Jim Shultz is the founder and executive director of The Democracy Center, a nonprofit that tackles issues of social, economic, and environmental justice, and serves as a global advocacy adviser to UNICEF. He is a co-author and co-editor of Dignity and Defiance: Stories from Bolivia’s Challenge to Globalization (2008), the author of the memoir My Other Country: Nineteen Years in Bolivia (2020), and writes opinion columns for the Lockport Union–Sun and Journal. (July 2020)
As we face the unprecedented circumstance of a presidential election during a pandemic, the right to vote by mail has a new urgency in protecting Americans’ fundamental right to cast a ballot. But as the disappointed candidates for school reform learned in June’s vote-by-mail test drive in Lockport, New York, safeguarding voting and winning elections are not the same thing. Letting people vote from the comfort and safety of their homes may well entice the participation of a good number of those 100 million Americans who sat it out four years ago. But for those determined to use that vote to pry Donald Trump from the White House, it may only mean that the job of persuading those new voters will become all the more urgent.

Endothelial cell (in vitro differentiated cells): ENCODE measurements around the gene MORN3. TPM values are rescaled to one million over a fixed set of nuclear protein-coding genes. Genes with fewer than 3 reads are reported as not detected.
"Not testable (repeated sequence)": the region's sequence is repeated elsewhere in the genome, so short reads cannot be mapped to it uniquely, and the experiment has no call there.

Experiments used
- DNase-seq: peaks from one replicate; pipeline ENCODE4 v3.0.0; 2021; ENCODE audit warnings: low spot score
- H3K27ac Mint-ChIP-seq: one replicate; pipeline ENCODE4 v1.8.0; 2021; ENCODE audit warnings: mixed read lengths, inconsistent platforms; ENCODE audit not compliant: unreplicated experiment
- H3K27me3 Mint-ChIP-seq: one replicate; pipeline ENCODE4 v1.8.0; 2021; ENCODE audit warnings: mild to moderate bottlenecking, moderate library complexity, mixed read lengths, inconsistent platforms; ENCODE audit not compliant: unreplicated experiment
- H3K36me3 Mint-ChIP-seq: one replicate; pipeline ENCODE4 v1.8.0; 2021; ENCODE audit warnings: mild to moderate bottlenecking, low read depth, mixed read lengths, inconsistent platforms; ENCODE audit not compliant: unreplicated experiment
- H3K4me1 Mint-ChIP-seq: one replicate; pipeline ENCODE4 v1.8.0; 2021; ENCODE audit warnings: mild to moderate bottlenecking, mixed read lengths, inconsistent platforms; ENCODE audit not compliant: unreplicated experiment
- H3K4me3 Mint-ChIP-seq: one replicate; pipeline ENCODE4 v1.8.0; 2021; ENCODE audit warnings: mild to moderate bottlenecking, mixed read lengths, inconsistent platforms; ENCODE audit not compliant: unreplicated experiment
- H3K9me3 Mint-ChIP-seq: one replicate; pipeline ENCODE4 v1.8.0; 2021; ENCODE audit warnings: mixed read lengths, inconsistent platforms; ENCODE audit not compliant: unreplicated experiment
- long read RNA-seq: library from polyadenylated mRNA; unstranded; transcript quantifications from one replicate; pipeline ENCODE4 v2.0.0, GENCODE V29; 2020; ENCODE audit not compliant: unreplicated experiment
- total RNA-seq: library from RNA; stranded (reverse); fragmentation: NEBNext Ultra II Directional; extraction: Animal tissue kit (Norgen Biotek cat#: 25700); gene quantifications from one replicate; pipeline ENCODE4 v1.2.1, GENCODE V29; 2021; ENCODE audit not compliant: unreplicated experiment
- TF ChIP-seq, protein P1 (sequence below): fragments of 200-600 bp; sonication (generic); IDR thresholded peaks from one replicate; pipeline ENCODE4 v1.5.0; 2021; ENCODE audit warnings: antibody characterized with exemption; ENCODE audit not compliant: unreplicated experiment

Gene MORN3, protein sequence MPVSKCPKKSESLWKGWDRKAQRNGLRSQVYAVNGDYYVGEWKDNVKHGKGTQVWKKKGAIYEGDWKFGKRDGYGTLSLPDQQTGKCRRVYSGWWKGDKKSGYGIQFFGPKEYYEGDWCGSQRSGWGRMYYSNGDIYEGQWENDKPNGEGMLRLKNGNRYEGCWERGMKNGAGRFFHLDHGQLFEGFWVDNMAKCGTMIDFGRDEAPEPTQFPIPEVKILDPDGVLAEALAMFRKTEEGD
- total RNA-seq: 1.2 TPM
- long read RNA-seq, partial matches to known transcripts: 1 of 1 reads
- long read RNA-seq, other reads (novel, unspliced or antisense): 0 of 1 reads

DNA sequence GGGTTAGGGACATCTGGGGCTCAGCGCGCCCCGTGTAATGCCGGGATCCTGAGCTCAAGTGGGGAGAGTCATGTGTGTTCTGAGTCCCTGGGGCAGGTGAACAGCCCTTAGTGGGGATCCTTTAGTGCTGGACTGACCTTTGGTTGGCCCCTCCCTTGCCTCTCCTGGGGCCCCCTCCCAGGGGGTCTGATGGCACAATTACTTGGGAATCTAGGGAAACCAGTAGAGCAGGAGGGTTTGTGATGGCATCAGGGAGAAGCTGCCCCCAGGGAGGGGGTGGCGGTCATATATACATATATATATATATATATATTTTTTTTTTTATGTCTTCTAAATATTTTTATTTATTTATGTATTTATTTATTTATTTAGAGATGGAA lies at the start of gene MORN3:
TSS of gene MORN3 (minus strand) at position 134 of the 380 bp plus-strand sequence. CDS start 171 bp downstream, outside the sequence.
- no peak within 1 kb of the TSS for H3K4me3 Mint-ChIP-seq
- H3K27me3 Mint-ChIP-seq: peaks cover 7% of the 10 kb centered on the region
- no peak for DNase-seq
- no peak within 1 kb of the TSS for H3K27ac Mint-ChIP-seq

On the day that our granddaughter was born, I decided it would be nice to buy and save a copy of the day’s local paper, Lockport’s venerable Union-Sun & Journal, so I stopped in at Walgreens and picked up a copy. Its editorial page contained a ridiculous column by a local professor calling on Congress to hold up the national budget until funding was secured for President Trump’s Mexican border wall. Niagara County, for which Lockport is the county seat, voted for Trump over Clinton in 2016 by a margin of 56 percent to 38 percent. So I spent my first evening as a grandfather angrily typing out a response column, and sent it to the paper. Shortly after my article was published, I sat down for a coffee with the editor, Joyce Miles, and that was how I stumbled into becoming a left-leaning opinion columnist in Trump Land.
The end of Morales’s historic presidency has the quality of one of those inkblot tests in which everyone sees what they want to see. The global left, from British Labour’s Jeremy Corbyn to an assortment of foreign intellectuals, immediately denounced what had happened as a military coup, linking it in the public mind to the old, familiar scenes of tanks rolling into South American capitals. Those who have long hated Evo declared it a blow against the evils of socialist dictatorship. But if I learned anything in my time in the country, it is this: nothing is simple in Bolivia, and such was the case with the turbulent political career of Evo Morales.